Bugliosi on the Kennedy Assasination:
I have admired Vincent Bugliosi ever since reading Helter Skelter: The True Story of the Manson Murders, describing his prosecution of Charles Manson. Although other some prosecutors carped at the time that he took credit for the accomplishments of others, claims which I have no way of assessing, I thought the book admirably described a model of how a prosecutor ought to prepare for a case. I highly recommend it to law students interested in practicing criminal law. Plus, it's a great read.

I am also a big fan of Bugliosi's book Outrage: The Five Reasons Why O.J. Simpson Got Away With Murder, describing the catastrophic failure of the prosecutors in the O.J. Simpson case to competently do their job. It fit perfectly with my reaction to watching on TV their pathetic attempts at presenting evidence and argument, but provided much unreported background information on just how bad they were. No one should blame the jury about the outcome of that case without first reading this book. [Aside: on Sunday night I saw Norm McDonald at the Improv. MacDonald is memorable for his line as anchor for Saturday Night Live's Weekend Update. With a picture of a smiling OJ over his shoulder, McDonald announced: "Well, it's official: Murder is now legal in the State of California."]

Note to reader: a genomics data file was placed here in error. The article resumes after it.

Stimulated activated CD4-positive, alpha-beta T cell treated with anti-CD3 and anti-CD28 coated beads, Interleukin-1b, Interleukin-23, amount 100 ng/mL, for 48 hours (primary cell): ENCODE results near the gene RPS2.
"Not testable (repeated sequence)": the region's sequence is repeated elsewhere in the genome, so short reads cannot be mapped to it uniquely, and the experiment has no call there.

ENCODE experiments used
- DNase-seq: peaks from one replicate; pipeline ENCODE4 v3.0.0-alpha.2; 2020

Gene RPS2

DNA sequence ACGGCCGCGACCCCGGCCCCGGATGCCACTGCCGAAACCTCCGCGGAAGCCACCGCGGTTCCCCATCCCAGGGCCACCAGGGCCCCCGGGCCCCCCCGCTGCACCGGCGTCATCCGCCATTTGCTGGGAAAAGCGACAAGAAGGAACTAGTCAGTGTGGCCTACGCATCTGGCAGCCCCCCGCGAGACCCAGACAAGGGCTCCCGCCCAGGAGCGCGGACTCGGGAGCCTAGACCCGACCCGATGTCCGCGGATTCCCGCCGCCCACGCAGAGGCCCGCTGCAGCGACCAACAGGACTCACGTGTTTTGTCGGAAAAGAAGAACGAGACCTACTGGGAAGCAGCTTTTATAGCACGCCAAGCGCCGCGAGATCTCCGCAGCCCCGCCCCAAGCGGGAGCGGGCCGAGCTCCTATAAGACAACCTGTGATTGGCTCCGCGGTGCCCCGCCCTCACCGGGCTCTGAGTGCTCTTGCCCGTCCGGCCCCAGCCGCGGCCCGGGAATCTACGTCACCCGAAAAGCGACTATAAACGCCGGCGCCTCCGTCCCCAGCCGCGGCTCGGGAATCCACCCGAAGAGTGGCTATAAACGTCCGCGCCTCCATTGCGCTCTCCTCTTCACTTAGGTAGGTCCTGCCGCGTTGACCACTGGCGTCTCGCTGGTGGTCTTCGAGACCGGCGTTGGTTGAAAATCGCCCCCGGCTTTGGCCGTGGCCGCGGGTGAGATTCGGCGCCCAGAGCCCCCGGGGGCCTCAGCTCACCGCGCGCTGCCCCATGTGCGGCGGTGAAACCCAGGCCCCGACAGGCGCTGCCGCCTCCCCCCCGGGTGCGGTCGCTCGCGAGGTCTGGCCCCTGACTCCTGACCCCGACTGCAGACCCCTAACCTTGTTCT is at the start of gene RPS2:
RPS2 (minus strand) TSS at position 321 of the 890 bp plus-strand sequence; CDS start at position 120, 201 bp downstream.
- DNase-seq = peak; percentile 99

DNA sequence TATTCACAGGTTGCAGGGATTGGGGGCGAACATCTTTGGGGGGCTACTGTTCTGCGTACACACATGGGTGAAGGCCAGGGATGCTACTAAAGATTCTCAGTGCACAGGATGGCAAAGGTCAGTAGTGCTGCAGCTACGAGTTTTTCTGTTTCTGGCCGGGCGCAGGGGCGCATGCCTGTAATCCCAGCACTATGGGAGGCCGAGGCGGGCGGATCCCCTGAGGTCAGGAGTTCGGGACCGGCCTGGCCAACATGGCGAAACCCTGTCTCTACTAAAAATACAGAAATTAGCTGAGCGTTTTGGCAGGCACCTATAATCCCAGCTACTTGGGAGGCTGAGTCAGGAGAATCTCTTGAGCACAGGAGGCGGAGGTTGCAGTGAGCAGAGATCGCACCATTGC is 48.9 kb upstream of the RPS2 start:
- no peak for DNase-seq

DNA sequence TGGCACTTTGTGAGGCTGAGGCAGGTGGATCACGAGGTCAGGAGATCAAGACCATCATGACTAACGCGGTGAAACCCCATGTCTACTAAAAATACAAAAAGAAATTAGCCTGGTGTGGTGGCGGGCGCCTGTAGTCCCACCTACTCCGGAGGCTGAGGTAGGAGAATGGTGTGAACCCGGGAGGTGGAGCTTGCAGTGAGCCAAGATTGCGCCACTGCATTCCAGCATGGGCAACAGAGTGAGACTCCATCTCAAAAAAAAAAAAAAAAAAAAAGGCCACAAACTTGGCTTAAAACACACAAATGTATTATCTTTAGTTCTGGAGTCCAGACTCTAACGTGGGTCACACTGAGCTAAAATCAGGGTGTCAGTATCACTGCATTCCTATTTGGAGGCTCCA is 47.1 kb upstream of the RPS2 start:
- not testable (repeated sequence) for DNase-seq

Now Bugliosi has a massive new book debunking conspiracy theories about the Kennedy assassination. I am not sure when I will have the chance to read it, but found this interview with him discussing the assassination to be most interestimng.

Perhaps he should have titled it, "Case Really Closed".
6.27.2007 1:13pm
If Johnnie Cochrane had defended Charles Manson, Manson would be spinning the White Album backward in Florida right now.
6.27.2007 1:29pm
Random Lawyer:
I recommend this book to all law students, not just those interested in criminal law.
6.27.2007 2:08pm
alkali (mail) (www):
I thought [Helter Skelter] admirably described a model of how a prosecutor ought to prepare for a case.